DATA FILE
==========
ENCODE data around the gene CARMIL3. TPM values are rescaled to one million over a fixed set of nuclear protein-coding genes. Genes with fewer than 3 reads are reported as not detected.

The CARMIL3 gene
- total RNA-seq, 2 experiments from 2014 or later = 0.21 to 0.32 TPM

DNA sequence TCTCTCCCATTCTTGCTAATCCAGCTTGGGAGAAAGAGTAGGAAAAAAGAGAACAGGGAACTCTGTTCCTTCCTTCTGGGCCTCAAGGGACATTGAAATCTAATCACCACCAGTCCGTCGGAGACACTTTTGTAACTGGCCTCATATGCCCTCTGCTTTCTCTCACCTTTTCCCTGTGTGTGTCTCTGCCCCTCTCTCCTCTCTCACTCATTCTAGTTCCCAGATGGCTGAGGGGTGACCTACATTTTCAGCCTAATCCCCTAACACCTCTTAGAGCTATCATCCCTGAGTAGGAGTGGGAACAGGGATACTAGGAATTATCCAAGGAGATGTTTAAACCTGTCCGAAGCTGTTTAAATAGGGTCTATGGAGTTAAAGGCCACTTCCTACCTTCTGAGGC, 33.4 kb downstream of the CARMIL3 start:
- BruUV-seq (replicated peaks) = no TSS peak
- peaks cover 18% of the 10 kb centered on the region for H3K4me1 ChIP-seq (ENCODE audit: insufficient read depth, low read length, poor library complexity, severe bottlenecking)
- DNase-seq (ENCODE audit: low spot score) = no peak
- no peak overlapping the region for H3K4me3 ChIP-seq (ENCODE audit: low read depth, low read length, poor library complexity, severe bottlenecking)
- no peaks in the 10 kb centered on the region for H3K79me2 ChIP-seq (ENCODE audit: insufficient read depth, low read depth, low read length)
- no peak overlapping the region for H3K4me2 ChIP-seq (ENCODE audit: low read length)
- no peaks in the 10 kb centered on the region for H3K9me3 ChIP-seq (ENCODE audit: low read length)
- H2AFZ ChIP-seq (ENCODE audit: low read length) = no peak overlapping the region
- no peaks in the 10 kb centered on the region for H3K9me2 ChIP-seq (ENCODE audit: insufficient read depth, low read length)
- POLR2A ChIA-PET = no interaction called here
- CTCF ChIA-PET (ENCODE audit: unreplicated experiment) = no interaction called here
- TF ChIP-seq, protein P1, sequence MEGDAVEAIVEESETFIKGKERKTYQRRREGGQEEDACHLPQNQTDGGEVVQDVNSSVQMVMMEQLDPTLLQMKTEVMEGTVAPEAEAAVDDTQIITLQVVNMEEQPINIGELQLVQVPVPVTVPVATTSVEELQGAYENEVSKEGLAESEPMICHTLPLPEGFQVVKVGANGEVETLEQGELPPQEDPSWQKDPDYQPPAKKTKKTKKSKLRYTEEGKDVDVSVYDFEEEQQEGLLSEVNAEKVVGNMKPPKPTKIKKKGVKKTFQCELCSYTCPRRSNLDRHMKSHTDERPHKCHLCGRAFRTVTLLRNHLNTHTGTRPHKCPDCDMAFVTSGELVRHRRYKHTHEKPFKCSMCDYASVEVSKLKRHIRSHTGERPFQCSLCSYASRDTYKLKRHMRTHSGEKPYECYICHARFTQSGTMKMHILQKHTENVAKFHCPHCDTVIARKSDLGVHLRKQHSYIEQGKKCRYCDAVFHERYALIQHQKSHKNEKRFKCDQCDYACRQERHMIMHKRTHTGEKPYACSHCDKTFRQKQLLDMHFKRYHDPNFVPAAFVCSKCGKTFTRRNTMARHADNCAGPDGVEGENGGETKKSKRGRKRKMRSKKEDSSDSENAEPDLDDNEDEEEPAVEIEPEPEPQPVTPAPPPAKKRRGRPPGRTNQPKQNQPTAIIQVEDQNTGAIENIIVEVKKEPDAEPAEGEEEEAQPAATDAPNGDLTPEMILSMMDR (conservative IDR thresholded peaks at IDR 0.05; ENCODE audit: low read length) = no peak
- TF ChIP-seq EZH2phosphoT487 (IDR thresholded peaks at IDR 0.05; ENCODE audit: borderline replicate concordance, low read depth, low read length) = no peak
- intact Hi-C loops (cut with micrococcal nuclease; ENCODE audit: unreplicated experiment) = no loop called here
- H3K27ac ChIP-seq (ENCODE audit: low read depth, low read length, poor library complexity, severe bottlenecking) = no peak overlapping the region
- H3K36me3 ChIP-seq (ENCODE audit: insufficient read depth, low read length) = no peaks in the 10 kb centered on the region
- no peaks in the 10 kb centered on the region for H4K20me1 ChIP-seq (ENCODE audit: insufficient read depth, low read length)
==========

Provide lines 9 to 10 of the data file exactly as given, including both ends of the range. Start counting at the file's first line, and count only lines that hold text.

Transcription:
- no peaks in the 10 kb centered on the region for H3K79me2 ChIP-seq (ENCODE audit: insufficient read depth, low read depth, low read length)
- no peak overlapping the region for H3K4me2 ChIP-seq (ENCODE audit: low read length)